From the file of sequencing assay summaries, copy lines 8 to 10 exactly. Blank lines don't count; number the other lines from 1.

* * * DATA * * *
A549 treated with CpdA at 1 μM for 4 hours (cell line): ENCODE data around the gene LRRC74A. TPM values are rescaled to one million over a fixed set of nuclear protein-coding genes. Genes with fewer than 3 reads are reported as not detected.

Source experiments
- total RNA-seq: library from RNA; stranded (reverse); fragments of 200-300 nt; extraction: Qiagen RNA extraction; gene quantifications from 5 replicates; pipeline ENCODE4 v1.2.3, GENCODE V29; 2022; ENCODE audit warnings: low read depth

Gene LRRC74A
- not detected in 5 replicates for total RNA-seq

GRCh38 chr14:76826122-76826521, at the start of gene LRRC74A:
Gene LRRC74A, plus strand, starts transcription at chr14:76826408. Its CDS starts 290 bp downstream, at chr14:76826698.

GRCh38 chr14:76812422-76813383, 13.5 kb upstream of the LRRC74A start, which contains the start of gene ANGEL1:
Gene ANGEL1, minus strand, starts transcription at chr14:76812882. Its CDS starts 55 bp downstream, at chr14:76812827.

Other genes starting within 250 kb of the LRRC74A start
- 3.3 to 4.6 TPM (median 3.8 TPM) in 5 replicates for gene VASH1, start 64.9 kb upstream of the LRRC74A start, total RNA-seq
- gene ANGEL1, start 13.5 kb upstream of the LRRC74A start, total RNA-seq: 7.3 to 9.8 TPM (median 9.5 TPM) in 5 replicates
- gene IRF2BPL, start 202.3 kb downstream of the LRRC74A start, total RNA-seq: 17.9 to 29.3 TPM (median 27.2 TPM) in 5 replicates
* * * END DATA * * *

GRCh38 chr14:76812422-76813383, 13.5 kb upstream of the LRRC74A start, which contains the start of gene ANGEL1:
Gene ANGEL1, minus strand, starts transcription at chr14:76812882. Its CDS starts 55 bp downstream, at chr14:76812827.

Other genes starting within 250 kb of the LRRC74A start